As Syria’s seven-year civil war drags on, no medical or food supplies have reached besieged populations in the country since November and “humanitarian diplomacy seems to be totally impotent,” according to a top UN official.
Amid renewed fighting between Turkey and US-allied Kurdish militias in northern Syria, United Nations Special Adviser Jan Egeland said some 2.9 million people are estimated to have been displaced in 2017, at a rate of almost 240,000 per month, and he called on Russia, Turkey and Iran to “de-escalate” the crisis.
“We are getting nowhere at the moment,” Mr Egeland said Thursday in Geneva. “The situation is screaming for a ceasefire.”
Separately, US officials said Russia is complicit with Syrian leader Bashar Al Assad’s continuing use of chemical weapons despite a 2013 agreement to give up chemical stockpiles and not use weapons banned by international treaties. Assad and Russia have denied that such weapons have being used.
The officials said Assad’s use of chemical weapons, including sarin and chlorine, is intended to both stoke fear among his people and compensate for a lack of sufficient troops and conventional weapons, despite receiving military backing from Russia since 2015.
Assad’s regime is trying to permanently alter Syria’s demographics, limiting the return of refugees and Sunni Muslim populations in particular, according to two US administration officials who spoke to reporters on condition of anonymity. America fired missiles at Syrian targets last year, in what Washington said was a response to a chemical attack, and the officials signalled that similar action could be taken again.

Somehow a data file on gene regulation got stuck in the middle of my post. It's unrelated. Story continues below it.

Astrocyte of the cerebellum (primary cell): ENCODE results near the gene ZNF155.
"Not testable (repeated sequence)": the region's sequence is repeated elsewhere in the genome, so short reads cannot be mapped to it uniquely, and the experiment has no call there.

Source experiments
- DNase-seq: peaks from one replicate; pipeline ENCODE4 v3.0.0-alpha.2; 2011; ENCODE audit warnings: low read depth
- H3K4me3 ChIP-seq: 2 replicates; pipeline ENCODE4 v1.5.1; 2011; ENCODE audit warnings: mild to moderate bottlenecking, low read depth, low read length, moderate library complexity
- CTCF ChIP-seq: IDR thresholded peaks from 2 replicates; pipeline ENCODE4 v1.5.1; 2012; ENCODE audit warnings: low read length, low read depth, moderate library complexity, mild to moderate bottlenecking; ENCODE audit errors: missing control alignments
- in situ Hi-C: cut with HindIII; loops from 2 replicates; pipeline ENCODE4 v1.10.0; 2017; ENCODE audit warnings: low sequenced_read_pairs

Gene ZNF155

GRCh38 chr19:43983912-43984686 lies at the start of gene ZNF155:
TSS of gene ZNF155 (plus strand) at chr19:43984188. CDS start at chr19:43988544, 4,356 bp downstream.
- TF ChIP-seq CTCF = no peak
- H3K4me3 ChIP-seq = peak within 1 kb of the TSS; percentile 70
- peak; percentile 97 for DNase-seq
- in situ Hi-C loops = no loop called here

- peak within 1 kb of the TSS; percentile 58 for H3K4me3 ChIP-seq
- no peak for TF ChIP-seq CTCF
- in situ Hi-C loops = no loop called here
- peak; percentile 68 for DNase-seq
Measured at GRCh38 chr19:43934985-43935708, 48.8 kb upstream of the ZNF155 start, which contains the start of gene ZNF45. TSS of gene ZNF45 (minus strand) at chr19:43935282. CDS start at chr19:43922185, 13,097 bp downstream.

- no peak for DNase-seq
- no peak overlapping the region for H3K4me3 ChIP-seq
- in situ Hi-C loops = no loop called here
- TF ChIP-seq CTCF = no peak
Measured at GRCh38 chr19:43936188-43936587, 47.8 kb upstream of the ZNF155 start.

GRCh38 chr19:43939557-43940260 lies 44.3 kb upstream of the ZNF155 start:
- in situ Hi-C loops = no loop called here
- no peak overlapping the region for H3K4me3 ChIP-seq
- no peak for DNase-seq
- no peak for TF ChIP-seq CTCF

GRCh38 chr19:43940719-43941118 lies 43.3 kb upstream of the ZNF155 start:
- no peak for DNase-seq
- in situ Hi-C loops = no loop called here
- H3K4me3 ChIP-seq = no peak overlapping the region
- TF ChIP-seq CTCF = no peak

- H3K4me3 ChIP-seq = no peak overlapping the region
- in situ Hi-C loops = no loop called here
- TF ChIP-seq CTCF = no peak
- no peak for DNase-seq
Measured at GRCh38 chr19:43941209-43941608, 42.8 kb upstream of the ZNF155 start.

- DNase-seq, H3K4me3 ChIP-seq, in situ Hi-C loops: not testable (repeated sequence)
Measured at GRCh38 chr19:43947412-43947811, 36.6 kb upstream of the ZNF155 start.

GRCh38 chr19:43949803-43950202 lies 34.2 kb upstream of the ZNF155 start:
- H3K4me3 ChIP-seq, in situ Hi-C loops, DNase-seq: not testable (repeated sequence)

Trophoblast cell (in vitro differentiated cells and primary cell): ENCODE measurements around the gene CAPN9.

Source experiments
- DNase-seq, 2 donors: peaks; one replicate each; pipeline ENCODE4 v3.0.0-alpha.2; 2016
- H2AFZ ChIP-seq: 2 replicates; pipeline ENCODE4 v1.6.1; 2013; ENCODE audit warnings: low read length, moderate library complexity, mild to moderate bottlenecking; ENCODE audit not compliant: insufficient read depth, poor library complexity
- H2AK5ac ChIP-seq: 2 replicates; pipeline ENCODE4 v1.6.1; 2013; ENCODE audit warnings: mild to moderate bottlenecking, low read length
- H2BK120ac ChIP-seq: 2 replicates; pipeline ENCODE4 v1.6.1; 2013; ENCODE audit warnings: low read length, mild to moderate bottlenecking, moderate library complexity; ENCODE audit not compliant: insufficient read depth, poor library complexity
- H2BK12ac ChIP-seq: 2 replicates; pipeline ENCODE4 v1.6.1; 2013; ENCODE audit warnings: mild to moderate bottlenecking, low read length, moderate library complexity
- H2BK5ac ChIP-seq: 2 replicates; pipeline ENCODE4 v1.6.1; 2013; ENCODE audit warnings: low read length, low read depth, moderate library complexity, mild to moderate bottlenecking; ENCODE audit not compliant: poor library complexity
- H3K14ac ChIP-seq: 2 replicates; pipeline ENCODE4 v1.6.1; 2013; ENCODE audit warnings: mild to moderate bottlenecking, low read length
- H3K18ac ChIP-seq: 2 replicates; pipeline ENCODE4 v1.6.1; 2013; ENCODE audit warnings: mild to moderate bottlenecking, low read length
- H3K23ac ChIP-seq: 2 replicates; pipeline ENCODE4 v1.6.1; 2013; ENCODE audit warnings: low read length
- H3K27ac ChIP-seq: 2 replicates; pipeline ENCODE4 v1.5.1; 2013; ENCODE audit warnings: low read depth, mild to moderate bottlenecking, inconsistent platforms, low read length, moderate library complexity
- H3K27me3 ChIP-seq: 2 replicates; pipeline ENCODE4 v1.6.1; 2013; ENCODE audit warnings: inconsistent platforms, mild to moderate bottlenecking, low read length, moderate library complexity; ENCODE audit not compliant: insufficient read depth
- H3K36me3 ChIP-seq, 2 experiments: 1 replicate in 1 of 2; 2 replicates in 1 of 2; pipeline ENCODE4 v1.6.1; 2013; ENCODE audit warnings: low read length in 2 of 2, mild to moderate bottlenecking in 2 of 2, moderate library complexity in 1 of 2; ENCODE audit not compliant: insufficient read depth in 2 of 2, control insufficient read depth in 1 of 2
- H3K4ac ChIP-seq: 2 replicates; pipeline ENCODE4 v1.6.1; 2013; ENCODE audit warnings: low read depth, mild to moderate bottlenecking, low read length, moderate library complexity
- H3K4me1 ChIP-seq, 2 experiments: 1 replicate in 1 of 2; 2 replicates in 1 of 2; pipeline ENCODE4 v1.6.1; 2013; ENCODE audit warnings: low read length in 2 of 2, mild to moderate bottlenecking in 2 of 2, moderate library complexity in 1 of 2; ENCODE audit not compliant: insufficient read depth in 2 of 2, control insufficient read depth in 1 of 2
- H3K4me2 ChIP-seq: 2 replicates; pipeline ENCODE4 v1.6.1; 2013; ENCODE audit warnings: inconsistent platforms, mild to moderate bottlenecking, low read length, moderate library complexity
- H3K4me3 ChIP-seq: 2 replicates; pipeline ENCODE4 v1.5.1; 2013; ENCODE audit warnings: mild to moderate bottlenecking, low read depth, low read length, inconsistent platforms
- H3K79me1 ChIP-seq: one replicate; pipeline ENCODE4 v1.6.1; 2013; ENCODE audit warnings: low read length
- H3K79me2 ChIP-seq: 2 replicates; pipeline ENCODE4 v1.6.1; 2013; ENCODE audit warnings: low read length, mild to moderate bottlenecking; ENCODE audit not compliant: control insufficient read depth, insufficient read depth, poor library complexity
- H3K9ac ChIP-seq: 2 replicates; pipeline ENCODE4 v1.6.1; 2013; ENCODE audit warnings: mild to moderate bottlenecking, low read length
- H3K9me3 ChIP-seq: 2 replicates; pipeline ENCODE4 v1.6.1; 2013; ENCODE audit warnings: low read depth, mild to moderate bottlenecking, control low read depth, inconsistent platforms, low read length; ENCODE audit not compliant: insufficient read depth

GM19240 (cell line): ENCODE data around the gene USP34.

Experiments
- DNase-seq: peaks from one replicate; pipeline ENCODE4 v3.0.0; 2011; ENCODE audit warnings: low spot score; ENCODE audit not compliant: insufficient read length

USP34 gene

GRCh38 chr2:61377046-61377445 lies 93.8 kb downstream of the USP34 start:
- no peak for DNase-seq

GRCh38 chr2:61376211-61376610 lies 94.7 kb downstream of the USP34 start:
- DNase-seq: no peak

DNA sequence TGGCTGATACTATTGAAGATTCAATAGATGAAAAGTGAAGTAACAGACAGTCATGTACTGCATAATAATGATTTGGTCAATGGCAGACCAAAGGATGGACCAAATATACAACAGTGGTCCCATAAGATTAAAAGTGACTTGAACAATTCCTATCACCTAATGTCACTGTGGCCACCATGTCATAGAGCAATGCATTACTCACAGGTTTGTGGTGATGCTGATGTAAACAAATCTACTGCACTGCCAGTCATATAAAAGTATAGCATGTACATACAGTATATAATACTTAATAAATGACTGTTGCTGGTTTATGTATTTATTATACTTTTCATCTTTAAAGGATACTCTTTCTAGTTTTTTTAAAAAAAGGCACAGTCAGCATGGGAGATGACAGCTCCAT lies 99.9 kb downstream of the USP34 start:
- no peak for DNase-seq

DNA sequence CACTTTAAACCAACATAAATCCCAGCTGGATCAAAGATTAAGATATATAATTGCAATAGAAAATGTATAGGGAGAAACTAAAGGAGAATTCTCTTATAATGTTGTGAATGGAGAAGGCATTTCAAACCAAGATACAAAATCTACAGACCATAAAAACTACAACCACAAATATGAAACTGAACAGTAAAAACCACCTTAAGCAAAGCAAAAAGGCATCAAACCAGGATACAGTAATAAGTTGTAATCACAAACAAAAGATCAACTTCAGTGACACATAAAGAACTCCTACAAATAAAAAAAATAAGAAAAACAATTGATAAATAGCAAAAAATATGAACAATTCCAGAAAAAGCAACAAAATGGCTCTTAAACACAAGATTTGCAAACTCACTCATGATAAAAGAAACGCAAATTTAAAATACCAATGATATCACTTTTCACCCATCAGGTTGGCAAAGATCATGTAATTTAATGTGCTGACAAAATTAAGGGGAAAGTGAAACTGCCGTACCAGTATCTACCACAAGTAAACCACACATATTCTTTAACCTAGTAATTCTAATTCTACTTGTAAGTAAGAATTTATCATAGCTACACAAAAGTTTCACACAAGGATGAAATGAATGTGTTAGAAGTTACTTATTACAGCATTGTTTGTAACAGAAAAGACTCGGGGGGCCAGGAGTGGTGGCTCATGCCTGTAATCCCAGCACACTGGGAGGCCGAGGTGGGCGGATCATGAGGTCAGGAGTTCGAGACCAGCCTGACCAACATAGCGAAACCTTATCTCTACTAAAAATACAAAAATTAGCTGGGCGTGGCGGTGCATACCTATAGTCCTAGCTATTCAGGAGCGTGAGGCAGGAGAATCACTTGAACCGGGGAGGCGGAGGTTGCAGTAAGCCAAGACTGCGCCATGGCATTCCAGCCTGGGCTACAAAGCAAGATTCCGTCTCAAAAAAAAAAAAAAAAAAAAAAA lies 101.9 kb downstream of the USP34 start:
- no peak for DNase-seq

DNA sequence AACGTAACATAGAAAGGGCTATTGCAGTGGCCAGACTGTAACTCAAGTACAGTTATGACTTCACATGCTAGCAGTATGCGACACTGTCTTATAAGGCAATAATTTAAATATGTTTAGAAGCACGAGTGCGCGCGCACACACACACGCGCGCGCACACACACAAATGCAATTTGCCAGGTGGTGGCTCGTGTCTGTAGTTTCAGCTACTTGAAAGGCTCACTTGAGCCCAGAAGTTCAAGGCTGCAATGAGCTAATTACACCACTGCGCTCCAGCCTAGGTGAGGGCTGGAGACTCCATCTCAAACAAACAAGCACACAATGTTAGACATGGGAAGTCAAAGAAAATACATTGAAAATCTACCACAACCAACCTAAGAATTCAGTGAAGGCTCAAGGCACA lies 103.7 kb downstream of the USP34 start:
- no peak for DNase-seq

In the latest turn of events on the ground, Syrian troops are battling rebel forces in the besieged city of Idlib, the largest opposition stronghold, just as Turkish troops are fighting US-backed Kurdish forces in northern Syria.
“We need an end to the fighting and we need Russia, Turkey and Iran, again, to get de-escalation” which worked in 2017, Mr Egeland said. “Now there is no de-escalation.”
Russia has teamed up with fellow Assad backer Iran as well as Turkey in an attempt to forge a settlement in Syria. The Syrian opposition’s Higher Negotiations Committee said Thursday it is ready to back a Russian-brokered constitutional reform initiative for Syria, but only if it was led by the United Nations.
The HNC boycotted the Syria Congress for National Dialogue held this week in the Russian Black Sea resort of Sochi, which agreed to the formation of a committee, including government delegates and representatives of opposition groups, to discuss the country’s post-war constitution.
The meeting did not address the future role of Assad, who U.S. officials have said must be transitioned from power.